She is taking her respite with her family, in Tel Zorrob, farther from the border than the main street in town but not far enough that their third floor flat can’t be seen by the Zorrob sniper tower, which effectively keeps them from using the kitchen and one bedroom. The tower shoots all day and night. It shot at us while we were eating kabbab in the living room, and as Wisam impressed me from room to room with the delicate furnishings in her home. She said, “Yesterday, I couldn’t stop thinking about your friend Rachel. I thought I was going to meet the same fate.”

So it goes. There is nobody in Rafah who doesn’t feel the effect of this new blockage. Feryal is wondering where she will go if the road is closed when she gives birth to her fifth child, who is turning in her belly for the ninth month. When I visit them, her daughter Rula tells me, They’ve closed the road. What can we do? We want to see the world, we want some fresh air, we can’t go anywhere, we’re Palestinians.

Rula is 7 years old. Her older brother Mohammed, 11 years old, has been given an assignment by school to draw something related to human rights. He draws a world, an armed man shaking hands with an unarmed figure. The armed figure is America, he tells me, and the unarmed is Israel. Palestine is a cloud raining down lightning bolts of anger onto them, separate, alone, excluded from the conversation, unable to hold anything but its own fire and tears.

Laura Gordon is a 20-year-old American Jew who came to Israel in December 2002 with the Birthright Israel program and proceeded, three months later, to begin work with the International Solidarity Movement in Rafah.

September 19-21, 2003
Toward a Peaceful World

How to Spread Nonviolence, Globally and Locally

September 19-21, 2003
Hosted by Edgewood College, Madison, WI

Madison-Rafah Sister City Project is looking for volunteers to help staff our table at this event. If you are interested, please contact RafahSisterCity at

Brochures with registration information will be available the first week of August, including suggestions for lodging in the area.

Contact: Maureen McDonnell
(608) 663-3233
mcdonnel at



Capitol Times article:

The Schedule (as of 9/8/03)

Friday, Sept. 19:
5:30-6:30PM, Tailgating for Peace
Food available for purchase, with entertainment by local musicians.
Predolin Terrace

7PM, Presentation: “What Would A Peaceful World Look Like?”
Father Roy Bourgeois (founder of School of the Americas (SOA) Watch)
Anderson Auditorium

8 PM for kids: “Sing Your Way Around the World” with Clare Norelle.

Saturday, Sept. 20
9AM-Noon, Nonviolence Training w/ Eric LeCompte

Kids for Peace Events start at 9AM

Noon – lunch in the EC dining room (pay as you go)

1-2PM, SOA Watch w/ Roy Bourgeois
2PM, Islam & Conflict Resolution (Islamic Perspective)

3:00-3:30PM Ice Cream Social — Predolin Terrace / Commons area

3:30-5PM, Peace Communities in Colombia & Palestine, with Sr. Marge Eilerman of Colombia Support Network and Jennifer Loewenstein of Madison-Rafah Sister City Project
Supper break (on your own, on campus or in Madison restaurant)
Fr. Roy will possibly be speaking at church service in the evening.

5PM, Theatre as Nonviolent Protest

Sunday, Sept. 21

10AM-11:30 and 2-6PM, Nonviolence Training for Trainers w/ Eric LeCompte

11:30 Mass, Roy B. preside/preach — St. Joseph Chapen, Regina Hall

12:30PM, Brunch in the EC dining room (pay as you go)

1:30-2:30PM, Music as Nonviolent Protest w/ C. King, K. Brandow and Prince Myshkin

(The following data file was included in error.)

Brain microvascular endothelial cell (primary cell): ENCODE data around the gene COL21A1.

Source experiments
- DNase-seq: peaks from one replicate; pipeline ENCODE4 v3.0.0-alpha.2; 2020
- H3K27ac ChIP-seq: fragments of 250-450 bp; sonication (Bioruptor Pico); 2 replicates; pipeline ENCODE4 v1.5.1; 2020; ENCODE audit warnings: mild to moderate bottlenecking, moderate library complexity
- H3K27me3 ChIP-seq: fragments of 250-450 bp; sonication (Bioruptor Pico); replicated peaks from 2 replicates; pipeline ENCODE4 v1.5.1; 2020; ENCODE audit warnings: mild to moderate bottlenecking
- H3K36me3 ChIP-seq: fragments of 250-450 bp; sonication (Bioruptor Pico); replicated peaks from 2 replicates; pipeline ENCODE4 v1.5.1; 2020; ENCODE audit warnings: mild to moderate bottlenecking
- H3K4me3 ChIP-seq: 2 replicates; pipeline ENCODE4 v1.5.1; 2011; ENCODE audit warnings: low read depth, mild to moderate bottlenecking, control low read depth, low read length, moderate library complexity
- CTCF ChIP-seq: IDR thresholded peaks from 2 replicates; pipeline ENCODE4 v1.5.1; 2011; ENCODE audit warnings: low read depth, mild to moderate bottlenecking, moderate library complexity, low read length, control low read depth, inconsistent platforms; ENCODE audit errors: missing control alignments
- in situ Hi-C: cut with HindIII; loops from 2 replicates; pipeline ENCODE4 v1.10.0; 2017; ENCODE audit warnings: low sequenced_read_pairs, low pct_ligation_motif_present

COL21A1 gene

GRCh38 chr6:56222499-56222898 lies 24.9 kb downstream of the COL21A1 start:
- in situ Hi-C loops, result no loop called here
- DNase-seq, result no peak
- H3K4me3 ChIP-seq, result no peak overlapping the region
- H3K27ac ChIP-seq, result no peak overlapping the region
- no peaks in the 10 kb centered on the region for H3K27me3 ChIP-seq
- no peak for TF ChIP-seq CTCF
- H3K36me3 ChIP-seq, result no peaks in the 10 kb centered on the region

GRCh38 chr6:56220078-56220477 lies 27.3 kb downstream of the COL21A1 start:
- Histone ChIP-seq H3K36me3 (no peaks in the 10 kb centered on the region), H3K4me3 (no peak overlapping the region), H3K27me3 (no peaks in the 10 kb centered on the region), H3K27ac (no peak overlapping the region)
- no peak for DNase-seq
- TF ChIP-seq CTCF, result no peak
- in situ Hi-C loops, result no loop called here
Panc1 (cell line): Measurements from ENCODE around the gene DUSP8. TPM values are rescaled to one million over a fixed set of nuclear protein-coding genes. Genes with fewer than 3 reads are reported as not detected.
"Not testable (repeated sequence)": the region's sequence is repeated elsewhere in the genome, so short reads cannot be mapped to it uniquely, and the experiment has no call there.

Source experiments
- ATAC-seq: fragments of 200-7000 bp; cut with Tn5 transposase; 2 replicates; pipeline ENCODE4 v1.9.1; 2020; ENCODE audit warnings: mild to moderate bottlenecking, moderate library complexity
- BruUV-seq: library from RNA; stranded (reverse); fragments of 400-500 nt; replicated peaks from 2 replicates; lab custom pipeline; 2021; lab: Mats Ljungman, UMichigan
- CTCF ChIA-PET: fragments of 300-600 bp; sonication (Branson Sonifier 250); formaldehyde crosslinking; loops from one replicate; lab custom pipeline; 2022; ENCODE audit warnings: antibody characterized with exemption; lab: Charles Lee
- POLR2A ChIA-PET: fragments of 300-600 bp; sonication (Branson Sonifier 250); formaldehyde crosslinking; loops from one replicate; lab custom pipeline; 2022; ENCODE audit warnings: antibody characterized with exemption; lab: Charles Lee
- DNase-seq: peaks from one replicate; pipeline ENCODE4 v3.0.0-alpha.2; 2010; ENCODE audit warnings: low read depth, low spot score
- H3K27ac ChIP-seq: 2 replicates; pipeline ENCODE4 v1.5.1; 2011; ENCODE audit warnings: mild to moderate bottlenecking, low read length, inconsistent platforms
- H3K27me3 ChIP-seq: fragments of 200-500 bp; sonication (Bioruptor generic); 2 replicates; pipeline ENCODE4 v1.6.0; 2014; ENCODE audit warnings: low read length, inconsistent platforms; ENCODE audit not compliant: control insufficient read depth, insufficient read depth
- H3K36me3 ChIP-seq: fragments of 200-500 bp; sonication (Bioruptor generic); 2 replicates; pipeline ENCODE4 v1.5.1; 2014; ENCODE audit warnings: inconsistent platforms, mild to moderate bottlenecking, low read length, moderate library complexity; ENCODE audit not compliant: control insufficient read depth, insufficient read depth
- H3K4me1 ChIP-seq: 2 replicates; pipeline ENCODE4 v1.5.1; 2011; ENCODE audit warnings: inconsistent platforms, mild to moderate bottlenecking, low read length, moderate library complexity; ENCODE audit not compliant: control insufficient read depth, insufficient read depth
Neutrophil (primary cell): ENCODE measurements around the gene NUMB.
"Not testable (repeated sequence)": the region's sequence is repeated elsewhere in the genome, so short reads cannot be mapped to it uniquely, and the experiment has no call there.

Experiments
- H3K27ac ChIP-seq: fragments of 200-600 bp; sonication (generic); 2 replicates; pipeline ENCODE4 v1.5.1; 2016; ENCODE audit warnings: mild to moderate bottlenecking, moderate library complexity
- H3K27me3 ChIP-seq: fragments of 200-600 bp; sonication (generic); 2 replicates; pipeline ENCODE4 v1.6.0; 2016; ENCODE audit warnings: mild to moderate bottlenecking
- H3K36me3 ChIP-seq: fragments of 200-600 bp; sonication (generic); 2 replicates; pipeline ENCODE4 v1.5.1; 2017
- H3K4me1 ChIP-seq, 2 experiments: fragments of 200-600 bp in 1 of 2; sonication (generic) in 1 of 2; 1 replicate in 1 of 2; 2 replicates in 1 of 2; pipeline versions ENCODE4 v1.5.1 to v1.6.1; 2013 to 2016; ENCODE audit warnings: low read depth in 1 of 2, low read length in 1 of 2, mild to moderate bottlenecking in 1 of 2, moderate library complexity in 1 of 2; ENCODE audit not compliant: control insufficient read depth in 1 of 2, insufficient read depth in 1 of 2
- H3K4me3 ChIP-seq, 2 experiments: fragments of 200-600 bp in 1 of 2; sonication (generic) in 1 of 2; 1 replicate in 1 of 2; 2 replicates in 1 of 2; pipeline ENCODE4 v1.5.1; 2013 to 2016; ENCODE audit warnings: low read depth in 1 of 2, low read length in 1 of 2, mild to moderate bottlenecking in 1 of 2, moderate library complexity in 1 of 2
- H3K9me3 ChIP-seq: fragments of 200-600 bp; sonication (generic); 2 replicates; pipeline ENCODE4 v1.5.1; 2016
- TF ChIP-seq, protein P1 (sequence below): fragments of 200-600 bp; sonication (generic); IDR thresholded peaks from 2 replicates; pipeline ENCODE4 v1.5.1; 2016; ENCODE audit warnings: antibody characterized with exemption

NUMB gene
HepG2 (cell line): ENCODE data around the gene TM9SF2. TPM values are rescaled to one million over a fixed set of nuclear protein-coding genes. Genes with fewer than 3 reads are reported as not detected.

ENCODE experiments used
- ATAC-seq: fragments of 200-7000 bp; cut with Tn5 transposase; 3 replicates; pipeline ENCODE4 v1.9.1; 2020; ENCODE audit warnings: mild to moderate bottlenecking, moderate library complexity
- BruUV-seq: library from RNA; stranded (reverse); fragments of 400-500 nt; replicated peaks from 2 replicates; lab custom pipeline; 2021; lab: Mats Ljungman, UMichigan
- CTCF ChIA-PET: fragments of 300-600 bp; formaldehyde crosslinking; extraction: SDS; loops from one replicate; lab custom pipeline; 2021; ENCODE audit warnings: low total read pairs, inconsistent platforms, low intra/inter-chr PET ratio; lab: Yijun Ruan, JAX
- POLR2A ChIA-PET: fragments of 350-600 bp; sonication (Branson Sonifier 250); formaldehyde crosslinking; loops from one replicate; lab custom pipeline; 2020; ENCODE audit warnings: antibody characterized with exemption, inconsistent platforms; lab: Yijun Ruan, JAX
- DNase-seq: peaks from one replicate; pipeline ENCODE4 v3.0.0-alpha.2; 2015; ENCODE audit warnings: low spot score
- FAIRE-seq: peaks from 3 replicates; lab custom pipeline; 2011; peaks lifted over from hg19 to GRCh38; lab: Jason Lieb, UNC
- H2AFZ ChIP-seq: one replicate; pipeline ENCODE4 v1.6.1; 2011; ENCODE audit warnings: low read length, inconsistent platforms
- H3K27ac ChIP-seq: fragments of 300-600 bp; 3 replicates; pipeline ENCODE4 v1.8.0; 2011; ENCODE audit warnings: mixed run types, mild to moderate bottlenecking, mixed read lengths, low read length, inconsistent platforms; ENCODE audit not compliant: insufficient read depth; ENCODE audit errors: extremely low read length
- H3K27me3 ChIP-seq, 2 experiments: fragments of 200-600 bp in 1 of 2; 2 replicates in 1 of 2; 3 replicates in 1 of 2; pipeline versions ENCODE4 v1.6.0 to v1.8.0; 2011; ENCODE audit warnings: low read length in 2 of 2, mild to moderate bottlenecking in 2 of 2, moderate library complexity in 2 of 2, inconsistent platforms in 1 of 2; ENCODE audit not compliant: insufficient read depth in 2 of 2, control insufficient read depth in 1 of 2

2:40-3:40PM, Nonviolent Atonement w/ Denny Weaver

3:40-4:50PM, International Solidarity Movement w/ Adam Shapiro

5-6PM, Supper in EC dining room (pay as you go)

6PM Concert in the Anderson Auditorium w/ Charlie King & Karen Brandow, Prince Myshkin
(ticket price: $13 in advance, $15 at door; seniors and students: $8 in advance, $10 at door)

Added Attractions:

Kids for Peace
Activities for kids ages 6-11, including multi-cultural stories, movement, music, and a socio-economic meal that emphasizes just distribution of food. Childcare for children ages 3-5 will be provided free of charge.

EPI Artists’ Exhibit
Many of the EPI Artists’ who contributed to the Epidemic Peace Imagery Exhibit have contributed similar art to the TaPW Conference. The Epidemic Peace Imagery Exhibit can be viewed at the Public Library Main Branch through the month of September.

An opportunity to do some weaving during the weekend on a peace piece that is in progress.

Food can be purchased throughout the weekend in the Regina Hall dining room or in the Wingra Cafe in Predolin Humanities Center.

Sign Interpretation
Sign interpretation will be offered for the Friday, 7PM presentation.


(“Some critics have tried to discern a semantic distinction between toward and towards, but the difference is entirely dialectal. Toward is more common in American English; towards is the predominant form in British English.” [American HeritageÆ Dictionary])

Israel’s Assassination Policy Triggers Latest Suicide Bombings

Graffiti in Gaza. (Ronald de Hommel)

Steve Niva, The Electronic Intifada, 2 September 2003

Palestinian suicide bombings are vicious and grave abuses, clearly war crimes under international law for intentionally killing civilians. They have also been a strategic disaster for Palestinian national aspirations, souring the Israeli public on peace and damaging the Palestinian cause in the court of world opinion.

Nevertheless, it is nearly impossible to avoid concluding that the current Israeli government of Prime Minister Ariel Sharon has either deliberately provoked a number of them or at least undertaken actions that would clearly risk them. Either way, it is complicit in the deaths of scores of Israeli citizens.